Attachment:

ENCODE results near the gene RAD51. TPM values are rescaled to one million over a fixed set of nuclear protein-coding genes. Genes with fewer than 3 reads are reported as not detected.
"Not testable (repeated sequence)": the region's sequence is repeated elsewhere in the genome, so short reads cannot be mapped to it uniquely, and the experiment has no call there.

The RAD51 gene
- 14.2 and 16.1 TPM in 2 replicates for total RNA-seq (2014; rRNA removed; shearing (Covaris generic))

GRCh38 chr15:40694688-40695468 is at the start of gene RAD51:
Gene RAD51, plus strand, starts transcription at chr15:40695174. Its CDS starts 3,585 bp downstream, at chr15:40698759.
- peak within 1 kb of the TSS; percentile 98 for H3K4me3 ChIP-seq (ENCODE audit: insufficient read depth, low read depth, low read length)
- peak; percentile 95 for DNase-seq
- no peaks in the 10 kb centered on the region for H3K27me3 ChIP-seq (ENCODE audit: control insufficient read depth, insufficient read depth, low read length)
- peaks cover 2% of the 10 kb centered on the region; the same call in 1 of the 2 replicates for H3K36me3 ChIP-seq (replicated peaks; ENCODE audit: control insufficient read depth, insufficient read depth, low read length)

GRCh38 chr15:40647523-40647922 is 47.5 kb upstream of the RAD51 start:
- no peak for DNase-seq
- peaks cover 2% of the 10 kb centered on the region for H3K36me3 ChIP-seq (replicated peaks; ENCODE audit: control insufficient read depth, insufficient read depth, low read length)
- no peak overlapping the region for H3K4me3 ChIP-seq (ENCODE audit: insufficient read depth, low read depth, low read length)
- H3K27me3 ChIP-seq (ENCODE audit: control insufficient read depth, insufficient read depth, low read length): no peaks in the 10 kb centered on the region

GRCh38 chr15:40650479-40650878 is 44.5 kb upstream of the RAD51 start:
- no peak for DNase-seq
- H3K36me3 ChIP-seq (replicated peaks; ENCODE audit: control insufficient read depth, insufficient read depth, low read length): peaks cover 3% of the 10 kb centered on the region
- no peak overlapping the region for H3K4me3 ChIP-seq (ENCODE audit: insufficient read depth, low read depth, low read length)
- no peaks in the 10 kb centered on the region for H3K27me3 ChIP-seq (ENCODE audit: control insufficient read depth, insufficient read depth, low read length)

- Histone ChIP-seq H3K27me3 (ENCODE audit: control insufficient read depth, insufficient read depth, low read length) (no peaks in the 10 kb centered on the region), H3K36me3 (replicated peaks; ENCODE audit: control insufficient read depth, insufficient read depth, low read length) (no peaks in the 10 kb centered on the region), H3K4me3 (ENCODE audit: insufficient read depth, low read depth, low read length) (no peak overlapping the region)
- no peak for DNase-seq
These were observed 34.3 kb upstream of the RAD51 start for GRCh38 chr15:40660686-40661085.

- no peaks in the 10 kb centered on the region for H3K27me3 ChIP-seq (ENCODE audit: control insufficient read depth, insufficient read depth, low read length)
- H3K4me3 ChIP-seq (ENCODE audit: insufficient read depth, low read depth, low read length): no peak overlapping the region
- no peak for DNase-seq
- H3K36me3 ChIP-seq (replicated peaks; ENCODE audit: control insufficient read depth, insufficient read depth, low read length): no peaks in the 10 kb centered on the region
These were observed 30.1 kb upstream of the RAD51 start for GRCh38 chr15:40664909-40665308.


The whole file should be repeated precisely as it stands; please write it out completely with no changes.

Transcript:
ENCODE results near the gene RAD51. TPM values are rescaled to one million over a fixed set of nuclear protein-coding genes. Genes with fewer than 3 reads are reported as not detected.
"Not testable (repeated sequence)": the region's sequence is repeated elsewhere in the genome, so short reads cannot be mapped to it uniquely, and the experiment has no call there.

The RAD51 gene
- 14.2 and 16.1 TPM in 2 replicates for total RNA-seq (2014; rRNA removed; shearing (Covaris generic))

GRCh38 chr15:40694688-40695468 is at the start of gene RAD51:
Gene RAD51, plus strand, starts transcription at chr15:40695174. Its CDS starts 3,585 bp downstream, at chr15:40698759.
- peak within 1 kb of the TSS; percentile 98 for H3K4me3 ChIP-seq (ENCODE audit: insufficient read depth, low read depth, low read length)
- peak; percentile 95 for DNase-seq
- no peaks in the 10 kb centered on the region for H3K27me3 ChIP-seq (ENCODE audit: control insufficient read depth, insufficient read depth, low read length)
- peaks cover 2% of the 10 kb centered on the region; the same call in 1 of the 2 replicates for H3K36me3 ChIP-seq (replicated peaks; ENCODE audit: control insufficient read depth, insufficient read depth, low read length)

GRCh38 chr15:40647523-40647922 is 47.5 kb upstream of the RAD51 start:
- no peak for DNase-seq
- peaks cover 2% of the 10 kb centered on the region for H3K36me3 ChIP-seq (replicated peaks; ENCODE audit: control insufficient read depth, insufficient read depth, low read length)
- no peak overlapping the region for H3K4me3 ChIP-seq (ENCODE audit: insufficient read depth, low read depth, low read length)
- H3K27me3 ChIP-seq (ENCODE audit: control insufficient read depth, insufficient read depth, low read length): no peaks in the 10 kb centered on the region

GRCh38 chr15:40650479-40650878 is 44.5 kb upstream of the RAD51 start:
- no peak for DNase-seq
- H3K36me3 ChIP-seq (replicated peaks; ENCODE audit: control insufficient read depth, insufficient read depth, low read length): peaks cover 3% of the 10 kb centered on the region
- no peak overlapping the region for H3K4me3 ChIP-seq (ENCODE audit: insufficient read depth, low read depth, low read length)
- no peaks in the 10 kb centered on the region for H3K27me3 ChIP-seq (ENCODE audit: control insufficient read depth, insufficient read depth, low read length)

- Histone ChIP-seq H3K27me3 (ENCODE audit: control insufficient read depth, insufficient read depth, low read length) (no peaks in the 10 kb centered on the region), H3K36me3 (replicated peaks; ENCODE audit: control insufficient read depth, insufficient read depth, low read length) (no peaks in the 10 kb centered on the region), H3K4me3 (ENCODE audit: insufficient read depth, low read depth, low read length) (no peak overlapping the region)
- no peak for DNase-seq
These were observed 34.3 kb upstream of the RAD51 start for GRCh38 chr15:40660686-40661085.

- no peaks in the 10 kb centered on the region for H3K27me3 ChIP-seq (ENCODE audit: control insufficient read depth, insufficient read depth, low read length)
- H3K4me3 ChIP-seq (ENCODE audit: insufficient read depth, low read depth, low read length): no peak overlapping the region
- no peak for DNase-seq
- H3K36me3 ChIP-seq (replicated peaks; ENCODE audit: control insufficient read depth, insufficient read depth, low read length): no peaks in the 10 kb centered on the region
These were observed 30.1 kb upstream of the RAD51 start for GRCh38 chr15:40664909-40665308.